You Mean It's Not Really that Much of a Meritocracy?
Douthat with an epic column on our self-perpetuating elite:
[D]on’t come out and say it! Next people will start wondering why the names in the U.S. News rankings change so little from decade to decade. Or why the American population gets bigger and bigger, but our richest universities admit the same size classes every year, Or why in a country of 300 million people and countless universities, we can’t seem to elect a president or nominate a Supreme Court justice who doesn’t have a Harvard or Yale degree.
No, it’s better for everyone when these questions aren’t asked too loudly. The days of noblesse oblige are long behind us, so our elite’s entire claim to legitimacy rests on theories of equal opportunity and upward mobility, and the promise that “merit” correlates with talents and deserts.
That the actual practice of meritocracy mostly involves a strenuous quest to avoid any kind of downward mobility, for oneself or for one’s kids, is something every upper-class American understands deep in his or her highly educated bones.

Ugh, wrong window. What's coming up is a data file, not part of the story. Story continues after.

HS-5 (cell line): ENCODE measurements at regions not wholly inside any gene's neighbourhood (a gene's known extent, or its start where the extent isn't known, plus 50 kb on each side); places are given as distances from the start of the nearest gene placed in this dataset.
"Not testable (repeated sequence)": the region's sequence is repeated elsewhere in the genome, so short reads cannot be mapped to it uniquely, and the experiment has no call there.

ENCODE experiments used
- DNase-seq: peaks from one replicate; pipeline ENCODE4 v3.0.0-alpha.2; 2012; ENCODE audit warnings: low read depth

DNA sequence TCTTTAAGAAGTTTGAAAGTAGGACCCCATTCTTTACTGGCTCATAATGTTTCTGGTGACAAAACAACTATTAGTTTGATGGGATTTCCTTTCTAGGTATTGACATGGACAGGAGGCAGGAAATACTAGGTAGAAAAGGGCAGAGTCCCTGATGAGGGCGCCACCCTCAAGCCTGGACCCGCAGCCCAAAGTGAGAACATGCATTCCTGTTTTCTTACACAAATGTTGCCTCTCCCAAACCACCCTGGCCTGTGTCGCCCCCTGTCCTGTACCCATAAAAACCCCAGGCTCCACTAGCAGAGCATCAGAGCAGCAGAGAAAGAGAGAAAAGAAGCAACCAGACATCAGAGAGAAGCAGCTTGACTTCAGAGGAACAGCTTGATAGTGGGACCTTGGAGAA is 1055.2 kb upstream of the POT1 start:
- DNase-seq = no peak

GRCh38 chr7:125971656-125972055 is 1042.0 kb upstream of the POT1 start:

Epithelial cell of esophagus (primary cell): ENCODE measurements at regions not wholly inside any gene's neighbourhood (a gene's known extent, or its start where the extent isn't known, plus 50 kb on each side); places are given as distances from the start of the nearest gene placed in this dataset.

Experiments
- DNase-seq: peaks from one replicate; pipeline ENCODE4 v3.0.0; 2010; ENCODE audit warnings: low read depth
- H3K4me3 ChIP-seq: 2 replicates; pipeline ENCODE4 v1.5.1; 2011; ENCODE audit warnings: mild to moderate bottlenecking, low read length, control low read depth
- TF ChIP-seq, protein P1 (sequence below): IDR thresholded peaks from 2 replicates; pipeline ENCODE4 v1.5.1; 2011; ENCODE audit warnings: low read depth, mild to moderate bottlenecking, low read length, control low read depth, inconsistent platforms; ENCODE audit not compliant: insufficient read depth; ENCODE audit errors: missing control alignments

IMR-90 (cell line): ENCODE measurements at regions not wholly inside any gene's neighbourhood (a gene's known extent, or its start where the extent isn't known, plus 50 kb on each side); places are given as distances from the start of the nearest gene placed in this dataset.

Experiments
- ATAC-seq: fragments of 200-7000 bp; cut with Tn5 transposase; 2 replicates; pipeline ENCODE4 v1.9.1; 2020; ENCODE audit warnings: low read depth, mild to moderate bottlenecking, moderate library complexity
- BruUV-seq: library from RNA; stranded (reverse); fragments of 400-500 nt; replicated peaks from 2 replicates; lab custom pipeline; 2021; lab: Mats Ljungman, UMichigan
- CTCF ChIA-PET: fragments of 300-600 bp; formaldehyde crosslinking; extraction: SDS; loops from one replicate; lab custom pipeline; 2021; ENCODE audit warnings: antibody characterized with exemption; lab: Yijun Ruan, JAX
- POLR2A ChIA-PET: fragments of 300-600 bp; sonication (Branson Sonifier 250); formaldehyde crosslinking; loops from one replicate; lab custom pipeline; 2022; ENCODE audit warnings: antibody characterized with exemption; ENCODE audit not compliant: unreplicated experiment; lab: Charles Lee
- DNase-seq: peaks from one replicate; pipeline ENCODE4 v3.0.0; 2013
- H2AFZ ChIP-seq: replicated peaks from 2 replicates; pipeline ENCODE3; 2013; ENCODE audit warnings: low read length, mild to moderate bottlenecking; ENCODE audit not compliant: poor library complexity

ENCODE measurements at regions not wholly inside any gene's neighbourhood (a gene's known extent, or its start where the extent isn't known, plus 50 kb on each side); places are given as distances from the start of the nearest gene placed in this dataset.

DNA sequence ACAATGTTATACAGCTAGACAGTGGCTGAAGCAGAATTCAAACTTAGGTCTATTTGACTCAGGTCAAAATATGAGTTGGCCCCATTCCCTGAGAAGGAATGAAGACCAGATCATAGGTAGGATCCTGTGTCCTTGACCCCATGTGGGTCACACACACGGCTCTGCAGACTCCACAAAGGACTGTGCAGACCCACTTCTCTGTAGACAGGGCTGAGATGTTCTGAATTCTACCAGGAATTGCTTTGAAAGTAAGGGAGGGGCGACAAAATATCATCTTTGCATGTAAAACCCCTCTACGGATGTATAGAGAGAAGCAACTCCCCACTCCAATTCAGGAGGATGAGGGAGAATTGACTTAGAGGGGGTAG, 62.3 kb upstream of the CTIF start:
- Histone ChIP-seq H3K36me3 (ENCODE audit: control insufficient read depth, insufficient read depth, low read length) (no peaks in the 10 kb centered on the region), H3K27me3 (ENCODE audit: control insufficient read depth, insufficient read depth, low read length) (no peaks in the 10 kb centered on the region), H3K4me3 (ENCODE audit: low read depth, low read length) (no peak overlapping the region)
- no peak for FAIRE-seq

But really, Susan Patton, do we have to talk about it?
And on this subject, Douthat neatly overlaps with a self-described nerdy leftist who rides a bike in Brooklyn. Chris Hayes' Twilight of the Elites is a story instinctively felt by kids who've gone through the Ivy League experience (or even the application process.) It's a "meritocracy" where merit is largely defined by childhood tests, an application process where being rural and/or conservative won't help your chances of admission, and having a summer job instead of jetting around to the third world is considered problematic (because hey, everyone can fly to Africa, right?)
But yayyyy, America!